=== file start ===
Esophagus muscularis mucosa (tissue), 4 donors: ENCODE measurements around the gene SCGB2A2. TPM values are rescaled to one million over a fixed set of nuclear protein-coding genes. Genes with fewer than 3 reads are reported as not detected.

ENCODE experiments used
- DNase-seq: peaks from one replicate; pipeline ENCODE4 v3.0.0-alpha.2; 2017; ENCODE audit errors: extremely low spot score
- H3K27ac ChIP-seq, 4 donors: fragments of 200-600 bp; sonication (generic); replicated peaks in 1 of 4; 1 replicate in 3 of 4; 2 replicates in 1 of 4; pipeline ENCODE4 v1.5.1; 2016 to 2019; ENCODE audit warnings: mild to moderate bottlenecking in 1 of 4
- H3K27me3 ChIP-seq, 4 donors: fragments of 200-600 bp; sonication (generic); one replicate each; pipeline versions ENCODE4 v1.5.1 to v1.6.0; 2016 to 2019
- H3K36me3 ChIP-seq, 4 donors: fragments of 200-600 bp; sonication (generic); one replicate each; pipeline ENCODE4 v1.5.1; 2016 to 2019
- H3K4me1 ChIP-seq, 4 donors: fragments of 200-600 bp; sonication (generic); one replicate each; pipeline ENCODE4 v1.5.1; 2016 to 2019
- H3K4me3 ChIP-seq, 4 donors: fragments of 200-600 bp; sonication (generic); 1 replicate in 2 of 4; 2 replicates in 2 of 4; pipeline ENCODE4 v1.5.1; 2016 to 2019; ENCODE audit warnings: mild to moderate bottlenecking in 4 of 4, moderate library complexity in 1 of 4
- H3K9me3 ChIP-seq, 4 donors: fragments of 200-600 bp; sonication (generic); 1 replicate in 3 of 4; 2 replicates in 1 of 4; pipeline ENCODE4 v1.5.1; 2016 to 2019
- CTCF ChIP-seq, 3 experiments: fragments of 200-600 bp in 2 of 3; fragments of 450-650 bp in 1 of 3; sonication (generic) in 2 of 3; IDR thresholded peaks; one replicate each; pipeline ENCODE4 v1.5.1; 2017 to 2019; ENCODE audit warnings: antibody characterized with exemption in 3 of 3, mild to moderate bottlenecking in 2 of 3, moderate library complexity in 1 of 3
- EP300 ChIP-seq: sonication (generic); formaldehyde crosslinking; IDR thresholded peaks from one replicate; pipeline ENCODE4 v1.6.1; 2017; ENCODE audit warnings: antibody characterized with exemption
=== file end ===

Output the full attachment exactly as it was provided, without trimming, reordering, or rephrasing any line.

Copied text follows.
Esophagus muscularis mucosa (tissue), 4 donors: ENCODE measurements around the gene SCGB2A2. TPM values are rescaled to one million over a fixed set of nuclear protein-coding genes. Genes with fewer than 3 reads are reported as not detected.

ENCODE experiments used
- DNase-seq: peaks from one replicate; pipeline ENCODE4 v3.0.0-alpha.2; 2017; ENCODE audit errors: extremely low spot score
- H3K27ac ChIP-seq, 4 donors: fragments of 200-600 bp; sonication (generic); replicated peaks in 1 of 4; 1 replicate in 3 of 4; 2 replicates in 1 of 4; pipeline ENCODE4 v1.5.1; 2016 to 2019; ENCODE audit warnings: mild to moderate bottlenecking in 1 of 4
- H3K27me3 ChIP-seq, 4 donors: fragments of 200-600 bp; sonication (generic); one replicate each; pipeline versions ENCODE4 v1.5.1 to v1.6.0; 2016 to 2019
- H3K36me3 ChIP-seq, 4 donors: fragments of 200-600 bp; sonication (generic); one replicate each; pipeline ENCODE4 v1.5.1; 2016 to 2019
- H3K4me1 ChIP-seq, 4 donors: fragments of 200-600 bp; sonication (generic); one replicate each; pipeline ENCODE4 v1.5.1; 2016 to 2019
- H3K4me3 ChIP-seq, 4 donors: fragments of 200-600 bp; sonication (generic); 1 replicate in 2 of 4; 2 replicates in 2 of 4; pipeline ENCODE4 v1.5.1; 2016 to 2019; ENCODE audit warnings: mild to moderate bottlenecking in 4 of 4, moderate library complexity in 1 of 4
- H3K9me3 ChIP-seq, 4 donors: fragments of 200-600 bp; sonication (generic); 1 replicate in 3 of 4; 2 replicates in 1 of 4; pipeline ENCODE4 v1.5.1; 2016 to 2019
- CTCF ChIP-seq, 3 experiments: fragments of 200-600 bp in 2 of 3; fragments of 450-650 bp in 1 of 3; sonication (generic) in 2 of 3; IDR thresholded peaks; one replicate each; pipeline ENCODE4 v1.5.1; 2017 to 2019; ENCODE audit warnings: antibody characterized with exemption in 3 of 3, mild to moderate bottlenecking in 2 of 3, moderate library complexity in 1 of 3
- EP300 ChIP-seq: sonication (generic); formaldehyde crosslinking; IDR thresholded peaks from one replicate; pipeline ENCODE4 v1.6.1; 2017; ENCODE audit warnings: antibody characterized with exemption